Well, before I say what I am proposing to do about it, here’s one more way of seeing the problem, that I think really helps: the concept of democracy is one of my starting points. What does ‘democracy’ mean? So, etymologically, democracy means ‘the people rule’ or ‘the people govern’. Now I’m sure all those who take themselves as any kind whatsoever of progressive would agree that at the present time it’s pretty inaccurate to say — in any very meaningful, or full, sense — that the people govern in our society. So: we don’t even have AV, let alone PR; we’re still waiting for the upper house to be democratically reformed; beyond those reforms, we need also participatory democracy, many of us would say economic democracy, and a serious re-localisation. There are vast, vast changes in our society which are needed if there is going to be a real democracy here. But even if all those changes occured we would still be in a society which ran the risk of being chronically short-termist. Why? Well, the way I like to put this is that the democratic institutions that we have at the moment, even the laws that would be brought in if we made all those kinds of democratic changes that I’ve mentioned that we would all, I’m sure, like to see, tend to still be focused upon the interests and wishes of present people, people who are alive today. They are the people who voteand whose votes alone would count even in an improved and enhanced democracy.
But a people, I want to suggest to you, is not something that exists as a time-slice; a people is something that exists over time. It begins in the past and goes on indefinitely far into the future.
And while people in the past are hard to harm, because they’ve had their time, people in the future are extremely easy to harm and indeed, in the extreme, to prevent from existing at all. Whereas if we get things right, people in the future could have the chance to have a great existence and to go on indefinitely longer into the future having that existence. So I want to say that we need to find a way of making democracy actually include future people. We need to find a way of representing them in our political system.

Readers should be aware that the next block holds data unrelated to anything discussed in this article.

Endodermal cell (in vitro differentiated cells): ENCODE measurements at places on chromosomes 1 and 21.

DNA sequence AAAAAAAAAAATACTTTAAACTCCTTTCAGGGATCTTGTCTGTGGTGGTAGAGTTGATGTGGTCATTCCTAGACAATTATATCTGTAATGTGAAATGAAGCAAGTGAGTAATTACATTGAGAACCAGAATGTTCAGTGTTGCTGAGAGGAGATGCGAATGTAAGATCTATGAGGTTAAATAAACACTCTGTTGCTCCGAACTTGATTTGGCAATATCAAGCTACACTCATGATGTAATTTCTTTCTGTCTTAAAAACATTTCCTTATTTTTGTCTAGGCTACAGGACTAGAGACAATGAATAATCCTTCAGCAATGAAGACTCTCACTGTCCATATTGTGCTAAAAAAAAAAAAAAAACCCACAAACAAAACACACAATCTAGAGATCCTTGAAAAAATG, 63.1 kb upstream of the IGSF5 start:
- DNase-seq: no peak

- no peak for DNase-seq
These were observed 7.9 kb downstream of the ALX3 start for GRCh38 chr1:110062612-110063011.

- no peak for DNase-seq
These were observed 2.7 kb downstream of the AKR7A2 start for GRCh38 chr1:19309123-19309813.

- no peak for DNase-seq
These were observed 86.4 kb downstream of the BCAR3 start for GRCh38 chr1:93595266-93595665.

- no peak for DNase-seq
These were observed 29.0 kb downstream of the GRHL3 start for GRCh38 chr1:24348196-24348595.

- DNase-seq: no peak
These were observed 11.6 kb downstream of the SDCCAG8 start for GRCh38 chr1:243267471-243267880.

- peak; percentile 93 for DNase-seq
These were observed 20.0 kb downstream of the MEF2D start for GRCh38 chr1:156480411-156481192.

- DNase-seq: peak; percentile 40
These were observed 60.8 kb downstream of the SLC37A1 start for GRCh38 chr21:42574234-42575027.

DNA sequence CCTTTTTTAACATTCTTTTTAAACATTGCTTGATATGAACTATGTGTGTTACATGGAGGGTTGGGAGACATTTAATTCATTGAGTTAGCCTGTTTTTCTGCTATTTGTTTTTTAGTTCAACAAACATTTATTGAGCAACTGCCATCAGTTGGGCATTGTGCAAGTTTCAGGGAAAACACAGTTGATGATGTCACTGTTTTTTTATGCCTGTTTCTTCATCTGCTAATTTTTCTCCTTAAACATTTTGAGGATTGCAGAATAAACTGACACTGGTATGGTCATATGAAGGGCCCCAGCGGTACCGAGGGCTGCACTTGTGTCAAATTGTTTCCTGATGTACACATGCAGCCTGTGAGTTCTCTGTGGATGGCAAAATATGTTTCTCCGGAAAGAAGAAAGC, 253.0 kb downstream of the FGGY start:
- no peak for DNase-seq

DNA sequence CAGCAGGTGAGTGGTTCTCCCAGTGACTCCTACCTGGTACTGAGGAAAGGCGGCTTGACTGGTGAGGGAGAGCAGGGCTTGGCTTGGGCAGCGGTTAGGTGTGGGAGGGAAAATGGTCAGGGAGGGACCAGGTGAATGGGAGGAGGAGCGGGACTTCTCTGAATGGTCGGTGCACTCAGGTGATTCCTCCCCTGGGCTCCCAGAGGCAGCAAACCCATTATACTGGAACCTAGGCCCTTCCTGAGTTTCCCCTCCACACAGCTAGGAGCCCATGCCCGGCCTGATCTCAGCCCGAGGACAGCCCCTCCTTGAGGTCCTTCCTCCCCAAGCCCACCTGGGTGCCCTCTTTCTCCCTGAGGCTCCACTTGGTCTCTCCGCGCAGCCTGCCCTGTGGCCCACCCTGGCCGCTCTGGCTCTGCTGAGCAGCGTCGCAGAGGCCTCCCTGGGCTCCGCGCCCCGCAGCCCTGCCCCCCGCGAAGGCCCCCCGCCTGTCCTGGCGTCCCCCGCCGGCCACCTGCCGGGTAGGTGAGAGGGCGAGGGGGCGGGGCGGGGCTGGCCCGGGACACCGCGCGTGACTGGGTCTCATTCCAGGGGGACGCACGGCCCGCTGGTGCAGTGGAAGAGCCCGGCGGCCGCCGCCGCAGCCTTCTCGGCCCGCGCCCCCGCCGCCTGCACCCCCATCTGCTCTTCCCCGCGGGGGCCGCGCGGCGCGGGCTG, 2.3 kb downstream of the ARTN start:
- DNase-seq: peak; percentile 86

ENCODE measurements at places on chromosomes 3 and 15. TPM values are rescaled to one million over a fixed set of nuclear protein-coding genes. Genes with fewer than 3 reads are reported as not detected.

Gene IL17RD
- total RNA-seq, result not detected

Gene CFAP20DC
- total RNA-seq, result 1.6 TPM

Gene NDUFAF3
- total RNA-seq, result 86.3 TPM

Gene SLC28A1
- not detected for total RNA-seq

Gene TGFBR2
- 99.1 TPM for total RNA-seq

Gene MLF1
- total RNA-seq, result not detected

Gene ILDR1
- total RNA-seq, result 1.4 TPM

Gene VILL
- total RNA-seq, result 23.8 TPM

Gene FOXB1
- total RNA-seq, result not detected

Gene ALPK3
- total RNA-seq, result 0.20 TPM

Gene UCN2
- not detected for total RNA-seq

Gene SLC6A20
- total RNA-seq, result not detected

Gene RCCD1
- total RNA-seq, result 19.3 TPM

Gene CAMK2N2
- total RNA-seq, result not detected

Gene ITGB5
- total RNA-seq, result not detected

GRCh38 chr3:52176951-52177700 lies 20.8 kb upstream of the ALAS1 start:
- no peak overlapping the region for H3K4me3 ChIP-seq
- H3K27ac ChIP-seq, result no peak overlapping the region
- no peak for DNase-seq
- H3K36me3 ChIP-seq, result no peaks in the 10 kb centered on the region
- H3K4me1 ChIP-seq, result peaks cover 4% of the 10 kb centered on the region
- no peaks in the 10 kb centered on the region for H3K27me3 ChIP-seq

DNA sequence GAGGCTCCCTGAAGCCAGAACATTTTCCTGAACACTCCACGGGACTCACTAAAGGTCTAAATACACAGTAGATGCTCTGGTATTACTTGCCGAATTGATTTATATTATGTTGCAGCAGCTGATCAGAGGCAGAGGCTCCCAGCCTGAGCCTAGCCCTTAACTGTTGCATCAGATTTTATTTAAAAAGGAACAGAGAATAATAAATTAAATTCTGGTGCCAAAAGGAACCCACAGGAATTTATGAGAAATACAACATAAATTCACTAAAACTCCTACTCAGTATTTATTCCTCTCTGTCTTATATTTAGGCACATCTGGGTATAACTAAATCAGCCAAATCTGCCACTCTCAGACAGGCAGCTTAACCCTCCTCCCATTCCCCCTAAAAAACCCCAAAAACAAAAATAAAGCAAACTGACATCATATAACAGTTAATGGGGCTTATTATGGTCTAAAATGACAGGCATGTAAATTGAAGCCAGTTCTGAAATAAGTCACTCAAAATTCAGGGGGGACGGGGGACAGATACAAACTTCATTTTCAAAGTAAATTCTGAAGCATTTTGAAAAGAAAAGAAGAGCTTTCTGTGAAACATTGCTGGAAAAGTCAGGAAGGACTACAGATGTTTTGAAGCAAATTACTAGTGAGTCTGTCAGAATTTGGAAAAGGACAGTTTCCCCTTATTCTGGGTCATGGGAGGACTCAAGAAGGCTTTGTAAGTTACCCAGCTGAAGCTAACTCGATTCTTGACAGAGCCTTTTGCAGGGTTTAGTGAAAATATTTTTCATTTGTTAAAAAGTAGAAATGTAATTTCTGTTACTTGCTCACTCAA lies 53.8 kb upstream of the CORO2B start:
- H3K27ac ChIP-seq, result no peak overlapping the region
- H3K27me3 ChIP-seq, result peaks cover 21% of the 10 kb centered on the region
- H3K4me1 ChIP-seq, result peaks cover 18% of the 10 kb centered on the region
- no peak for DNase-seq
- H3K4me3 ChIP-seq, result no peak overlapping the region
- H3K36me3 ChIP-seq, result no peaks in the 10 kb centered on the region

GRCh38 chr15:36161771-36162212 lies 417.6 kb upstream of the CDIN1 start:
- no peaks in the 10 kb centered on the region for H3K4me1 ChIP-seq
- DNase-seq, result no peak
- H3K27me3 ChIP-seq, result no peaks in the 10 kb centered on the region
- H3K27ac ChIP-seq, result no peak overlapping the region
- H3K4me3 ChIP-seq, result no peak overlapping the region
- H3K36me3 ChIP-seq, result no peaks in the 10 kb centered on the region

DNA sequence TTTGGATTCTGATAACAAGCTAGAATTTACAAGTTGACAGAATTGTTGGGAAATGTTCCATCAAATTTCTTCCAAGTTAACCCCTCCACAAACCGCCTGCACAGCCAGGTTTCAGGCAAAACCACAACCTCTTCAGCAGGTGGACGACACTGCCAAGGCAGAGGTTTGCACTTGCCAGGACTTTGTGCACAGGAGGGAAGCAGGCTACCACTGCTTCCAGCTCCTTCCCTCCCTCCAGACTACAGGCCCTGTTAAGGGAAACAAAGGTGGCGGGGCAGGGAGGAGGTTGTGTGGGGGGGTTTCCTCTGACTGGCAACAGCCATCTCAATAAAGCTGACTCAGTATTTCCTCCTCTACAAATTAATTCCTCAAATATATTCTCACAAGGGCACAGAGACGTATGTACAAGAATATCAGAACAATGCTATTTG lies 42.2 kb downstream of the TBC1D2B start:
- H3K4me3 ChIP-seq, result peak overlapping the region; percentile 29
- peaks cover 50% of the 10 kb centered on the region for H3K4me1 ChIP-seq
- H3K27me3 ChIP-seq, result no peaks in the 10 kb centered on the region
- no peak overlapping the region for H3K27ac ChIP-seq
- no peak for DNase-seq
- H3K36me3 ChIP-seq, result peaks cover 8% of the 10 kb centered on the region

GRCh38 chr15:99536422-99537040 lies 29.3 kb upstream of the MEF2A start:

So, what would this mean? Can you give future people a vote? Well, obviously, that’s not very feasible. So we need to find some form of, if you like, proxy representation for them. They need to have something like a proxy vote, I’m suggesting.
Well, as I said, if we don’t screw up so badly that we stop them from existing altogether, over time there will be far more future people than there are present people, which would mean in a democracy that they would out-vote us every time, right? They would be the vast majority. So, in order to express their proxy ‘vote’, I suggest that what we need to give them is a proxy veto. Because: If they did vote on masse together, they would, as I say, massively out-vote us, provided we don’t screw things up so badly that we stop them from having the chance of living at all… So I want to suggest that we need proxy representatives for future people empowered in and by our political system to veto things that we might want to do but that they don’t want us to do. And the people who are going to be these proxies I’m calling Guardians for Future Generations, guardians to represent the interests of these future people to us.
So, who should these guardians be? How should they be selected? Well it doesn’t make any sense for us to vote for them, because they are proxies for future peoplethey’re there to express the votes that future people would cast if they could cast those votes.
I suggest that actually all of us and none of us are equally well positioned to be these proxy representatives for future people. We could say, Greens are the best place to represent future people, but that would be begging the question: “I’d like you to give me and my friends the power to veto all decisions made in our political system.” Hmmm Not very convincing It would never ever get through: it would be perceived as a cheatit would be perceived, correctly, as utterly undemocratic. We need, plainly, to draw these proxy representatives from across the entire population. I suggest that the only fair, reasonable and democratic way of doing this is through the same principle that animates the jury system: which is random selection. Such that anyone and everyone has an equal chance to be one of the guardians for future people. So what I’m suggesting can be put in this way: that we need a super-jury drawn from any and all of us to represent to us the interests of future people and to represent those/them by having a proxy power that enables them to veto decisions (that would affect future people adversely) that are made in our current political system.